I like item 1208, the signed Julius Caesar DMA moon map with an estimated value of $2500-$3500. I recently found that same map for $4. I could fly first class to California, pay Buzz $350 to sign it, and still have money left over for a second signed copy!

On the other hand, lot 1234, flown Apollo 13 Beta cloth patch presentation, looks basically identical to this item from Novaspace. Bonham's estimate of $4,000 to $6,000 is significantly less than Novaspace's price of $8,800. A bargain!

Robert Pearlman
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posted 03-27-2010 06:03 AM     Click Here to See the Profile for Robert Pearlman   Click Here to Email Robert Pearlman     Edit/Delete Message   Reply w/Quote
The UK media is running with lot 1161, the Armstrong "one small step..." inscribed flight plan page, as something -- at least in my opinion -- more than it is.
  • The Sun
    Moon flight plan 'A' real find
    The original flight plan from the first moon landing has emerged -- proving that astronaut Neil Armstrong had intended to say: "One small step for 'A' man, one giant leap for mankind."
  • Sunday Express
    One Small Note Proves Astronaut Neil Armstrong Really Fluffed His Lines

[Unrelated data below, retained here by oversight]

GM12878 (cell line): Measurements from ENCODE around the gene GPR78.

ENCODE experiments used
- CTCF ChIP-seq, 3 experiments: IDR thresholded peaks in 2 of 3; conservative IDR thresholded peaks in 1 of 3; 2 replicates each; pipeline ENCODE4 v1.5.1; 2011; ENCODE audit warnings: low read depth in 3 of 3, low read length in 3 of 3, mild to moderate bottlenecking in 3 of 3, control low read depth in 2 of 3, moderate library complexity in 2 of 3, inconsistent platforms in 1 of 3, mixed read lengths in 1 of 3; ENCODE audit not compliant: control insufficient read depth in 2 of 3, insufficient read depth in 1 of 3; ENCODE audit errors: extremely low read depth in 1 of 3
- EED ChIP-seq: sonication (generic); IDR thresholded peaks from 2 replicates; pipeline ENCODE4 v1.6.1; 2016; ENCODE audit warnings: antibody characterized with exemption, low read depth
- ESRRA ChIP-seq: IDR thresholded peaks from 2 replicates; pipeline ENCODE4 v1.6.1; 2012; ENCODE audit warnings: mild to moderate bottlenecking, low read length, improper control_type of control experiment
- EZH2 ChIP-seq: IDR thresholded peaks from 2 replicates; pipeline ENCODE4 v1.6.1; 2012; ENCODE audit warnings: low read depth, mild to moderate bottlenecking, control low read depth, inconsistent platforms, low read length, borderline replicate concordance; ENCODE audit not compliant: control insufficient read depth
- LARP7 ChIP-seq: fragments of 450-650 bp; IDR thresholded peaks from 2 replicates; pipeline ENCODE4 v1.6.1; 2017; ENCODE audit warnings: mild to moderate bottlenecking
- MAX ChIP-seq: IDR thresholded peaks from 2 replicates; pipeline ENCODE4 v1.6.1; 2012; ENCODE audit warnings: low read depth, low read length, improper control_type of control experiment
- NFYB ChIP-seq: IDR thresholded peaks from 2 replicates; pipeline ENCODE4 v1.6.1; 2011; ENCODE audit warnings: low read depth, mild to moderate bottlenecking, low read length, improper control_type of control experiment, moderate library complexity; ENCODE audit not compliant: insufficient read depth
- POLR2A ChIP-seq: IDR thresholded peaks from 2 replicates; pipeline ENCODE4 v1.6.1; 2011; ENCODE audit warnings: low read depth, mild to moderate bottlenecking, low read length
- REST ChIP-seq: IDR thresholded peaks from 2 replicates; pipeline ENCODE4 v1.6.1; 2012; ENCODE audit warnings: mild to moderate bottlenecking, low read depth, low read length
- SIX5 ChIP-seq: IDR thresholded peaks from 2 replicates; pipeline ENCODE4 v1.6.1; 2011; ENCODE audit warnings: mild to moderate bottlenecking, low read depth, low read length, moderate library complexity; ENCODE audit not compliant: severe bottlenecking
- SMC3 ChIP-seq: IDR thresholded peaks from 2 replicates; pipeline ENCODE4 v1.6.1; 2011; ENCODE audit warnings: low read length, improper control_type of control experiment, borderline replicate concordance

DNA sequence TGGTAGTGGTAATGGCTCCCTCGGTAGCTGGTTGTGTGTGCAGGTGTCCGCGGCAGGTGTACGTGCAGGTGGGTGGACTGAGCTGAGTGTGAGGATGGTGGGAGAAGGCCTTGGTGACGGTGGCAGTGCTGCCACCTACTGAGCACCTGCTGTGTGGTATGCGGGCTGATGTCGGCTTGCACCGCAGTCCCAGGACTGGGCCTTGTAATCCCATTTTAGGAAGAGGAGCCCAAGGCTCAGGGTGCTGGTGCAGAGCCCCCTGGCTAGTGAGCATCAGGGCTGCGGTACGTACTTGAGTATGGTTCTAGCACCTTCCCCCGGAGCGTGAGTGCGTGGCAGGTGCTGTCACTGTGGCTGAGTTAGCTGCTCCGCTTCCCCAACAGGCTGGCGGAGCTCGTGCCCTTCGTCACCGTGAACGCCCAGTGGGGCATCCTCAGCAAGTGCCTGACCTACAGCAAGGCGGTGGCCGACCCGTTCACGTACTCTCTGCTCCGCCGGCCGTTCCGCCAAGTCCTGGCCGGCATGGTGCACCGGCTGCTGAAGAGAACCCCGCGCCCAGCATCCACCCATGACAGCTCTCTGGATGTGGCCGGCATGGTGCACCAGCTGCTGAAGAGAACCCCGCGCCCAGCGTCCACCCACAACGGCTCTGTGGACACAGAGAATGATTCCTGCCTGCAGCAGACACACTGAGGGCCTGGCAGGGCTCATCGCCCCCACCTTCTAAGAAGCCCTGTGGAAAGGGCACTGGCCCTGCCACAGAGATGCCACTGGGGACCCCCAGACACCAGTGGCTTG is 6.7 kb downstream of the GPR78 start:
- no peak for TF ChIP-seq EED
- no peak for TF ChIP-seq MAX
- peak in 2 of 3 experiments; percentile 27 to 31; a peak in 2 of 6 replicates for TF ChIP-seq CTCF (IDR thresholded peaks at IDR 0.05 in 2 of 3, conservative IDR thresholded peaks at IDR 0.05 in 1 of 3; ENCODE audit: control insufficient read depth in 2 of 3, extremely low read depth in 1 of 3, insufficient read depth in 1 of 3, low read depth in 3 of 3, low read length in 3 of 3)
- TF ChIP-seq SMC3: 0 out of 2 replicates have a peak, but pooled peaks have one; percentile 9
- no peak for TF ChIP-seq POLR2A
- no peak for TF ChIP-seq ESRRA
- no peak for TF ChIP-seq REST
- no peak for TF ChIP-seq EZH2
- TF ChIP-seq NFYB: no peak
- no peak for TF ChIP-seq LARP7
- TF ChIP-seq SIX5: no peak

It is one of the most-quoted statements of all time. But the debate over whether pioneer astronaut Neil Armstrong fluffed his lines while taking the first steps on the moon was finally settled yesterday.
To me, this claim -- that this document in any way proves what Armstrong said or did not say on the Moon, is nonsense on two accounts:
  1. For many years Armstrong has said he intended to say "for 'a' man," thus there is no great revelation by him having written the same; and,

  2. This document doesn't prove he didn't say "for 'a' man" and that the 'a' was lost in transmission. I'm not claiming he did or did not, but either way, to try to claim that this document solves that one way or another is pure rubbish.
I have to believe that this is the result of shoddy journalism rather than someone associated with this lot pitching an embellished story. Unfortunately, these types of stories have a tendency to snowball.

There are other issues with the stories, too. "The original flight plan from the first moon landing has emerged," writes The Sun, as if other copies of the flight plan do not exist, or as if Armstrong's words were written in the flight plan as a script. Worse, it implies that this was a flown flight plan page, or that it belonged to/was used by Armstrong, neither of which can be sustained by the provenance offered.